Tmax will be evaluated as the time after administration corresponding to the time of peak plasma level and as mean value of overall subjects evaluated

  12. Changes in half-life of alcohol after administration of GET 73 or placebo [ Time Frame: blood samples are drawn on Day 2 and Day 12 at baseline and then, following the start of alcohol consumption, for the next 8 hours or until the blood alcohol level is zero on 2 successive determinations ]
    Half-life will be calculated as mean value of overall subjects evaluated

  13. Characteristics of adverse events (AEs) occured after placebo or GET 73 administration [ Time Frame: up to 20-27 days ]

    All AEs occurring during the study will be recorded. Subjects are discharged from the hospital at Day 13, after the two inpatient treatment phases (Day 1-Day 3 and Day 11-Day 13). A follow-up visit, approximately from 7 to 14 days after the second CR/ASA experiment, will be performed. The AEs will be grouped by Medical Dictionary for Regulatory Affairs preferred terms according to system organ class (SOC). When an AE occurs more than once for a subject, the maximal severity and strongest relationship to the medication will be counted.

    Characteristics of AEs occurred after placebo or GET 73 administration will be compared using chi-square or Fischer's exact test.




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Ages Eligible for Study:   21 Years to 65 Years   (Adult, Older Adult)
Sexes Eligible for Study:   All
Accepts Healthy Volunteers:   No
Criteria

Inclusion Criteria:

  • male or female subjects, between 21 and 65 years old (inclusive);
  • participants must meet criteria for current Diagnostic and Statistical Manual (DSM-IV)diagnosis of alcohol dependence,supported by the structured clinical interview for DSM-IV Axis I Disorders Patient Edition;
  • participants must meet criteria for heavy drinking, defined as averaging

    • 4 drinks/day for women and ≥5 drinks/day for men during a 30-day period within the 90 days prior to screening evaluation;
  • participants must be in good health as confirmed by medical history, physical examination, ECG, lab tests;
  • females must be postmenopausal for at least one year or surgically sterile. Otherwise, females will be excluded (even if they are using any kind of birth control). Proof (medical records, certification from an medical doctor) of surgical sterility will be required. Certification of postmenopausal for at least 1 year and postmenopausal levels of FSH will also be required to be into the study;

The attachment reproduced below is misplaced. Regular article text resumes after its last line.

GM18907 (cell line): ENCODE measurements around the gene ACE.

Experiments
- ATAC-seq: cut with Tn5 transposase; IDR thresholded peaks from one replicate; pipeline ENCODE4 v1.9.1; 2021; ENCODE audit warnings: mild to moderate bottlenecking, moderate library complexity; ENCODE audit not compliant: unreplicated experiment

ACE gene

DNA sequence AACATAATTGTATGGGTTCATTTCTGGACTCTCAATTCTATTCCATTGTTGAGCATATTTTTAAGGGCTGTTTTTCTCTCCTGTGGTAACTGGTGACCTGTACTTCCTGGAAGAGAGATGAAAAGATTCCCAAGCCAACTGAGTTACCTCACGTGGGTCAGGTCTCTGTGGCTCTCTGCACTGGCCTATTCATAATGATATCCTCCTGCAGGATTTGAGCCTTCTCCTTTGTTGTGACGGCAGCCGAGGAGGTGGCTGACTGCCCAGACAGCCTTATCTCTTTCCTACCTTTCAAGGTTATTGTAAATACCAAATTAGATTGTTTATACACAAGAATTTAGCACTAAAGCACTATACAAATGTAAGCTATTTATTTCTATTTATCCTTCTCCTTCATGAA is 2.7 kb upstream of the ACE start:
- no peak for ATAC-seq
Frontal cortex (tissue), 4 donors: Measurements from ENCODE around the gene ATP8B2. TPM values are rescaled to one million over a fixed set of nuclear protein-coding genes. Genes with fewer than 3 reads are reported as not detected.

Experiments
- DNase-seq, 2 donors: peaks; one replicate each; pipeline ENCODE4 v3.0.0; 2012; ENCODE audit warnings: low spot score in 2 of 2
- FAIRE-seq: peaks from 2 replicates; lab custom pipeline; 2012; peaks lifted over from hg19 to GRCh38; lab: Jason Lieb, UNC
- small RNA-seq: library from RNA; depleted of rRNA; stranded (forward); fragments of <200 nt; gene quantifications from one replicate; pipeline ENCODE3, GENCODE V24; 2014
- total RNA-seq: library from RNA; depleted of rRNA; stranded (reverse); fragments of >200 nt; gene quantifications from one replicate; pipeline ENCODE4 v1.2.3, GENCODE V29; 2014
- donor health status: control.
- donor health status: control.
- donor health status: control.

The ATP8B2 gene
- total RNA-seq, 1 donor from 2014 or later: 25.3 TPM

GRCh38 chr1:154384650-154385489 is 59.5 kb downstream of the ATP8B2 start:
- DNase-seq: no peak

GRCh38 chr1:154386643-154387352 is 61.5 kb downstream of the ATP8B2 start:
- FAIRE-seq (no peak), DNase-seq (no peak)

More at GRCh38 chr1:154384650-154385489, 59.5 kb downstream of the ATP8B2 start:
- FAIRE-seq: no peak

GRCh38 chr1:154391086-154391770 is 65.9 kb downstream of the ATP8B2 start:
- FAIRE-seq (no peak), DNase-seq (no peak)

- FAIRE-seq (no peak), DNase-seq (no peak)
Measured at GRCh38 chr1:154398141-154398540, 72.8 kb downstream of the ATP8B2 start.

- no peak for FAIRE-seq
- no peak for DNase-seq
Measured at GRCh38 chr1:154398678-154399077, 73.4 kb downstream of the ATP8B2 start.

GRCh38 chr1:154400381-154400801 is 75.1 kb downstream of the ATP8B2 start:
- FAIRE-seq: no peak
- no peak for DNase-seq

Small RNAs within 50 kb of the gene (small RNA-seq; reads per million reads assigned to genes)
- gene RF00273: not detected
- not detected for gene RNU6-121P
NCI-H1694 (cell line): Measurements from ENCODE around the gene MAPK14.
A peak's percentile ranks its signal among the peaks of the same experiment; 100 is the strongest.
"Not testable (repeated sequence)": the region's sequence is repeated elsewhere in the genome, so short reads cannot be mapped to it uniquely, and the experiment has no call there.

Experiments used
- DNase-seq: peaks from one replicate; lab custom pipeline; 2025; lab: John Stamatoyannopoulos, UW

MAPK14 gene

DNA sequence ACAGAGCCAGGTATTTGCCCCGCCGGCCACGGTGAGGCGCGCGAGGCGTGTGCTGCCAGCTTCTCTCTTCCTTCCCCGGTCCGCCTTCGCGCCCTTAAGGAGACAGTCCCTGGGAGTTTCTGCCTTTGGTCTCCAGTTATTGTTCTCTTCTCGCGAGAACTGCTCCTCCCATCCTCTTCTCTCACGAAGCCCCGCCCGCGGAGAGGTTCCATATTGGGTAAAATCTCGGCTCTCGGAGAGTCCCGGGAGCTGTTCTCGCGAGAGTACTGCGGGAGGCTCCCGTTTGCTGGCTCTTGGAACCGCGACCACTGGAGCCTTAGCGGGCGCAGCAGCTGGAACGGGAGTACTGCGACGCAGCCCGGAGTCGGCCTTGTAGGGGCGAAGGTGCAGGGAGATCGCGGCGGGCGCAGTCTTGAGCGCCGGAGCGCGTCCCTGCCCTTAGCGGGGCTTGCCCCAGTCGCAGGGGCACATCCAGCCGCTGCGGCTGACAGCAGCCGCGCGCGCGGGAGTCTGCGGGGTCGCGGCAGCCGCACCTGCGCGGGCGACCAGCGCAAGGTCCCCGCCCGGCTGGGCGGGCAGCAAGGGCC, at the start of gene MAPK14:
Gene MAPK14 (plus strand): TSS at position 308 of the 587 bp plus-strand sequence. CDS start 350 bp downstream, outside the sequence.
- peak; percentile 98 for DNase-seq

• participants must be willing to take oral medication and adhere to the study procedures;
  • participants must give their consent to enter the study by signing the informed consent form.

Exclusion Criteria:

  • individuals seeking treatment for alcohol dependence;
  • positive urine drug screen at baseline for positive drug screen for the following: opioids, benzodiazepines, cocaine, methamphetamine or any other stimulants. A urine drug screen may be repeated once and must test negative before randomization;
  • individuals diagnosed with a current substance dependence, other than alcohol or nicotine;
  • meet DSM-IV Axis I criteria for a lifetime diagnosis of schizophrenia, bipolar disorder, or other psychoses;
  • Subjects taking any psychoactive medication that in the opinion of the subjects primary care physician, cannot be discontinued at least 14 days prior to being randomized;
  • an active illness within the past 6 months of Visit 1 that meet the DSM-IV criteria for a diagnosis of Major Depressive Disorder or Anxiety Disorder;
  • subjects with a history of suicide attempts and/or at risk for suicide will be excluded, based on the Structured Clinical Interview Disorders assessment and on the Investigators' evaluation;
  • clinically significant medical abnormalities (i.e., unstable hypertension, clinically significant abnormal ECG, bilirubin > 150% of the upper normal limit, alanine aminotransferase or aspartate aminotransferase elevations >300% the upper normal limit, estimated creatinine clearance ≤ 60 dl/min);
  • current use of any medications prescribed to reduce alcohol use e.g. naltrexone, acamprosate, disulfiram or topiramate;
  • concomitant use of cytochromeP450 2C19 substrates; assumption of cytochromeP450 2C19 and cytochromeP450 3A4 inhibitors or inducers in the 14 days before dosing;
  • individuals with a reasonable expectation of being institutionalized during the course of the trial;
  • participants who have significant alcohol withdrawal symptoms, defined as a Clinical Institute Withdrawal Assessment >10;
  • history of seizures (e.g. epilepsy), including alcohol-related seizures;
  • history of delirium tremens;
  • subjects who have participated in any behavioral and/or pharmacological study within the past 30 days;
  • history of delirium tremens.

Information from the National Library of Medicine

To learn more about this study, you or your doctor may contact the study research staff using the contact information provided by the sponsor.

Please refer to this study by its ClinicalTrials.gov identifier (NCT number): NCT01842503


Locations
United States, Rhode Island
Roger Williams Medical Center
Providence, Rhode Island, United States, 02908
Sponsors and Collaborators
Laboratorio Farmaceutico Ct S.r.l.
Voisin Consulting, Inc.
Latis Srl
Quotient Bioresearch
Investigators
Principal Investigator: Robert M. Swift, M.D., R.Ph. Roger Williams Medical Center

Responsible Party: Laboratorio Farmaceutico Ct S.r.l.
ClinicalTrials.gov Identifier: NCT01842503     History of Changes
Other Study ID Numbers: 73CT-2-03
2012-005515-13 ( EudraCT Number )
First Posted: April 29, 2013    Key Record Dates
Last Update Posted: August 31, 2018
Last Verified: August 2018

Keywords provided by Laboratorio Farmaceutico Ct S.r.l.:
alcohol dependence
cue reactivity
alcohol self administration

Additional relevant MeSH terms:
Alcoholism
Alcohol-Related Disorders
Substance-Related Disorders
Chemically-Induced Disorders
Mental Disorders
Ethanol
Anti-Infective Agents, Local
Anti-Infective Agents
Central Nervous System Depressants
Physiological Effects of Drugs